Microsoft Dynamics NAV vs. Microsoft Dynamics 365 Business Central

Symbolic scales of stones on the background of the sea and blue sky. Concept of harmony and balance. Pros and cons concept with Microsoft Dynamics

Here we will compare and contrast Microsoft Dynamics NAV (NAV) and Microsoft Dynamics 365 Business Central (BC). The way you view it will depend on your point of view (e.g., current NAV user, current Microsoft Dynamics GP user, new to BC…). Also, we will explore the options for deployment.

The differences are broken up into areas, and we will dig into each area in turn.

Deployment Options

With the advent of BC, the ability to deploy to the public cloud has become a viable option. As organizations look forward and plan their future with BC, they can consider the possibilities of on-premise, private cloud (platform as a service) or public cloud.

Traditionally, companies purchased hardware and on-premise licenses for NAV (and other ERP systems), which worked well. Still, a lot has changed over the past few years (improved internet speeds and reliability, move to virtual servers, drive to reduce IT management costs…). Options today allow you to run BC directly from the cloud with the exact number of licenses you need and access without installing software, servers…

User Interface Options

While the Modern Client (aka Web Client) has been available for several years, it has evolved significantly in the past couple of years and is the only option available today. There are versions of the Modern Client available for phones and tablets, known as the Phone Client and Universal Client, respectively. With the 2019 Wave 2 (aka fall release or version 15), the Windows Clients (aka Role Tailored Client) was retired. The things that were helpful for users (e.g., live tiles, personalization, shortcuts, Outlook Integration) are still available plus the added benefits of the other Dynamics 365 tools (PowerBI, PowerAutomate…).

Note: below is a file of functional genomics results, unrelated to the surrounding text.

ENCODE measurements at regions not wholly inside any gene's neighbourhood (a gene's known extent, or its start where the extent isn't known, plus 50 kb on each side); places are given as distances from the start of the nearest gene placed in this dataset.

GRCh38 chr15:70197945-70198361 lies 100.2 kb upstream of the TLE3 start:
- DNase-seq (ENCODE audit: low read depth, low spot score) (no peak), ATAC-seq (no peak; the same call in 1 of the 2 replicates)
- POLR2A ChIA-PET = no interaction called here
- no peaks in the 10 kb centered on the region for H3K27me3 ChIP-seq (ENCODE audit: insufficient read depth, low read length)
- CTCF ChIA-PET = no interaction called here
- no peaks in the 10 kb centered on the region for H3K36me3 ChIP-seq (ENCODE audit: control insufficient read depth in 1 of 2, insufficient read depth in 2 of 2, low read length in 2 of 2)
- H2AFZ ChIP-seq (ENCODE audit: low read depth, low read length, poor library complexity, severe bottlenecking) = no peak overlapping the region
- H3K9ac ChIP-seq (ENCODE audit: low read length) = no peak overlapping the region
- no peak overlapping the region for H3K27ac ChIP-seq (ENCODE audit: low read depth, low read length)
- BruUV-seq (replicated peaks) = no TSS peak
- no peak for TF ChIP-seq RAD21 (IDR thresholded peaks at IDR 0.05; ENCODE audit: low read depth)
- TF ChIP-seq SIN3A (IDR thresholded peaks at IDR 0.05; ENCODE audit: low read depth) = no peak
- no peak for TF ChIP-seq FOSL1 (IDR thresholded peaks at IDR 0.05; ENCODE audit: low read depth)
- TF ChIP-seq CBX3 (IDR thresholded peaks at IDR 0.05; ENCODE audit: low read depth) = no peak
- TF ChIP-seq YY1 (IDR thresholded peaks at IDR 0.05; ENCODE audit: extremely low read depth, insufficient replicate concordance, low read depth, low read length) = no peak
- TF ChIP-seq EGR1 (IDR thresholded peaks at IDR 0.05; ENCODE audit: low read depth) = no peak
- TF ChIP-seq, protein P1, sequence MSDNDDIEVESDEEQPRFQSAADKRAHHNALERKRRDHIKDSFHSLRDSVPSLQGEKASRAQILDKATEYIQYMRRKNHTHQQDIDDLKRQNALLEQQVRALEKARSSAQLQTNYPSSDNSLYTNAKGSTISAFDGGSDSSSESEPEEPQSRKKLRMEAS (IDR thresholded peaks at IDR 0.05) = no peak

Extended Feature Options

In the early 2000s, organizations and partners built customizations to handle unique requirements. This lead to the creation of moderately to highly modified solutions. Often there were similarities in requirements from one organization to another, but each ended up with their own customizations. There has been an evolution of how to extend functionality now; repeatable solutions are built as Apps and licensed to multiple companies. This allows an organization to install an App (and avoid customization) to meet their requirements. To support this change, Microsoft has changed the development environment and moved from C/AL to AL. This architectural change has provided several benefits ranging from a modern development environment, ease of creating automated tests, ease of managing code and versions, and ways to extend tables and pages. Furthermore, the creation of Apps (along with supporting information) has allowed Microsoft to setup Appsource, so you can find download, test drive, and subscribe to the App.

If you still require customizations, using any of the deployment options, then a private extension can be created and published to provide you with the exact functionality you require.

With any of the App options, private or Appsource, you still need to complete your due diligence to ensure that the code will be available in the event that the creator stops supporting it.

Moving to Business Central